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Forums => Catholic General Discussion => Topic started by: CyrilSebastian on April 08, 2016, 02:35:46 PM



Title: Imperial Immediacy
Post by: CyrilSebastian on April 08, 2016, 02:35:46 PM
                    The Abbey of Baindt was founded in 1240 in Baindt in Baden-Wurttemberg, Germany by Konrad of Winterstetten.     
                    Nuns from the Cistercian abbey of Boos moved in 1240.   
                    In 1241 King Conrad IV of Germany (reigned 1237-1254)) declared the abbey free of any vogt (lay advocate).   
                    In 1376 Baindt Abbey was granted imperial immediacy.


Title: Re: Imperial Immediacy
Post by: Shin on April 09, 2016, 06:45:39 PM
Imperial immediacy. I never knew about it till now!


Title: Re: Imperial Immediacy
Post by: CyrilSebastian on April 20, 2016, 06:20:43 PM
The Imperial Abbey of Corvey was a Benedictine abbey in Westphalia, Germany.   
It was an Imperial abbey from the late Middle Ages until 1792.


Title: Re: Imperial Immediacy
Post by: CyrilSebastian on April 29, 2016, 04:04:02 PM
              Kaufungen Abbey was a Benedictine nunnery founded in 12017 by Cunigunde, the Empress Consort       
              of Holy Roman Emperor Henry II in Kaufungen, Hesse, Germany. Henry II endowed the new foundation in 1019.   
              In 1089 the nunnery became an Imperial abbey.


Title: Re: Imperial Immediacy
Post by: CyrilSebastian on May 07, 2016, 04:41:59 PM
            Burtscheid Abbey in Germany was founded in 997 under Emperor Otto III.   
            In 1018 the monastery was raised to the status of an abbey.     
            The dedication was changed from Saints Nicholas and Appolinaris to Saints John the Baptist and Nicholas.
            Burtscheid Abbey was granted Imperial immediacy by Holy Roman Emperor Conrad III in 1138.


Title: Re: Imperial Immediacy
Post by: CyrilSebastian on August 09, 2016, 06:53:04 PM
                       The Imperial Abbey of Corvey was a Benedictine abbey on the River Weser in Germany.   
                        Imperial rights were granted by Holy Roman Emperor Otto I in 940.


Title: Re: Imperial Immediacy
Post by: eschator83 on August 29, 2016, 11:03:52 AM
My first reaction (after gratitude for the post raising my initial interest) is concern that the concept of "imperial immediacy" amounts to misleading historic revisionism fostered by atheistic secularism.  If you'll go back to a 1980s Encyclopedia Britannica, and check some of the first abbeys, they were referred to as ecclesiastical principalities, where towns and later cities developed frequently in the wilderness during the early middle ages around the abbeys (ruled by abbots and abbesses).  In the centuries before the European nation-states evolved, Popes and Bishops negotiated with regional kings and princes for control and authority of the abbeys.  Almost everywhere abbeys were subject to pagan attacks.  In the second millennium, efforts to restore the Holy Roman Empire met with only limited and temporary success.  Ecclesial (Papal) was authority generally honored until the emergence of Protestant governments (Henry VIII) and later Lutherans, Napoleon, etc.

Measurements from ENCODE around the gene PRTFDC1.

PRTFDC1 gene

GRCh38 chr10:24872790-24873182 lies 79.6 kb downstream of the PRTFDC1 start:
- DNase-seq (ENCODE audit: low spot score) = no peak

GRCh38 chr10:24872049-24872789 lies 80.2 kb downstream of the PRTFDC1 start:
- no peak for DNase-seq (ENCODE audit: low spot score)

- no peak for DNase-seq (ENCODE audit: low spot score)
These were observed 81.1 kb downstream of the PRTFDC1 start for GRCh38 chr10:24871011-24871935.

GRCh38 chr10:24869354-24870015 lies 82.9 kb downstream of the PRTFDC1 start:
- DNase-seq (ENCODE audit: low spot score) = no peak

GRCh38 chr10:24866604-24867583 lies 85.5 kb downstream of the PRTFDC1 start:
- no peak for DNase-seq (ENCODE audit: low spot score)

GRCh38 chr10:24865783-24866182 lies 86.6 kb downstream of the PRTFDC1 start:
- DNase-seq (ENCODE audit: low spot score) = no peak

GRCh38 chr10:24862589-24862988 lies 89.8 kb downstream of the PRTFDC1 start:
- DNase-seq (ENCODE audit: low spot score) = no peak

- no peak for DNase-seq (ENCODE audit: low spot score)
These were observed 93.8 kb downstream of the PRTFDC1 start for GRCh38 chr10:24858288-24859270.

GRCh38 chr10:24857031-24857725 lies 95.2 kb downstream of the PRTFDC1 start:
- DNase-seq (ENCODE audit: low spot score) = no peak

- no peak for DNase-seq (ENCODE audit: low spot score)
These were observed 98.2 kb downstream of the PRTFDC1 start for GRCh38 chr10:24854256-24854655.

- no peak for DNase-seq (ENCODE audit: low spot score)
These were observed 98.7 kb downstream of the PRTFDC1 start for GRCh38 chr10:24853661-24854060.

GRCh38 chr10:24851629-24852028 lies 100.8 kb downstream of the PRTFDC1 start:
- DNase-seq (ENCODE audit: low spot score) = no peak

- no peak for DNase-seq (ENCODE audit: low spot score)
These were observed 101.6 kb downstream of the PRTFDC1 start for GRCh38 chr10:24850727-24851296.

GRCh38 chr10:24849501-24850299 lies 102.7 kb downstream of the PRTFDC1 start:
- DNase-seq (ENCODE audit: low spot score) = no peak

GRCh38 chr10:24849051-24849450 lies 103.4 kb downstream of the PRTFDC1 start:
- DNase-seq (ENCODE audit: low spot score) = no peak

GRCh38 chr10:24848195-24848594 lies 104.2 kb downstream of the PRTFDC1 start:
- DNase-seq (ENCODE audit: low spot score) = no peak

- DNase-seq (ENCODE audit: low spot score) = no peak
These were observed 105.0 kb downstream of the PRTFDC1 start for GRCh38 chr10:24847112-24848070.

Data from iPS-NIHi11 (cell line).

Title: Re: Imperial Immediacy
Post by: Shin on August 30, 2016, 02:13:40 AM
How interesting!

FWLIW, it makes me think of how when I look at the historic lands back then, all the little kingdoms and duchies and principalities in it seem so ideal.. what a splendid variety of kingdoms.


Title: Re: Imperial Immediacy
Post by: eschator83 on August 30, 2016, 12:06:36 PM
I find myself muddling about the human search for Utopia.  I reread recently St Thomas More's book, and while reading history of the US and the Catholic Church I wonder how sincere some of the efforts were to found Utopian colonies.  Surely the monks and sisters and those who followed them have been most sincere. 
I am fearful of those who seek universal control, ever bigger government, and a single culture.  It seems clear God preferred  tribal judgment and the dispersal at Babel to universalism.  Let's credit ecclesial principalities to God, and the Church, not to the Empire, even if it claimed to be Holy and Roman.  It usually wasn't.


Title: Re: Imperial Immediacy
Post by: Shin on August 30, 2016, 06:07:27 PM
You think about it too? Though i have not read Utopia..

I have thought about something that I suppose is like it for many years... I am always thinking about what Christian society would look like if it were full of holy Christians.. its laws its customs its morals..

It is a beautiful thought for lasting meditation.





Title: Re: Imperial Immediacy
Post by: CyrilSebastian on September 03, 2016, 06:39:05 PM
                 Elchingen Abbey was a Benedictine monastery in Oberelchingen (in Elchingen) in Bavaria, Germany.   
                   The monastery was founded by the Counts of Dillingen. The abbot sat in the Reichstag of the Holy Roman Empire.


Title: Re: Imperial Immediacy
Post by: CyrilSebastian on October 02, 2016, 06:21:39 PM
                    The abbot Folcmar of Corvey Abbey was granted powers of enforcement over the population of peasants   
                    that were to seek refuge in the fortress built in the monastery's lands.


Title: Re: Imperial Immediacy
Post by: CyrilSebastian on November 08, 2016, 04:31:57 PM
            Gengenbach Abbey was a Benedictine monastery in Gengenbach in Baden-Wurttemberg, Germany.   
            It was an Imperial abbey from the Carolingian period to 1803. It was founded by St. Pirmin.       
            It was granted to the Prince Bishopric of Bamberg, Eberhard I by Holy Roman Emperor Henry II in 1007.


Title: Re: Imperial Immediacy
Post by: CyrilSebastian on November 25, 2016, 03:54:52 PM
              On November 13, 882, Emperor Charles III (the Fat) granted the Abbeys of Stavelot-Malmedy the lands of Blendef   
               and restored to them the chapel in Bra. Stavelot-Malmedy was an Imperial-Abbey in the Holy Roman Empire.


Title: Re: Imperial Immediacy
Post by: CyrilSebastian on December 19, 2016, 05:16:10 PM
            Holy Roman Emperor Henry IV confirmed the status of Imperial immediacy on the Abbey of Kempten in 1062.


Title: Re: Imperial Immediacy
Post by: CyrilSebastian on January 30, 2017, 02:11:25 PM
            Gandersheim Abbey was a house of secular canonesses in the town of Bad Gandersheim, Lower Saxony, Germany.   
             It was founded in 852 by Duke Luidolf of Saxony. In 877 King Louis the Younger placed the abbey under the protection   
              of the Holy Roman Empire. In 919 King Henry I of East Francia granted the abbey Imperial immediacy.


Title: Re: Imperial Immediacy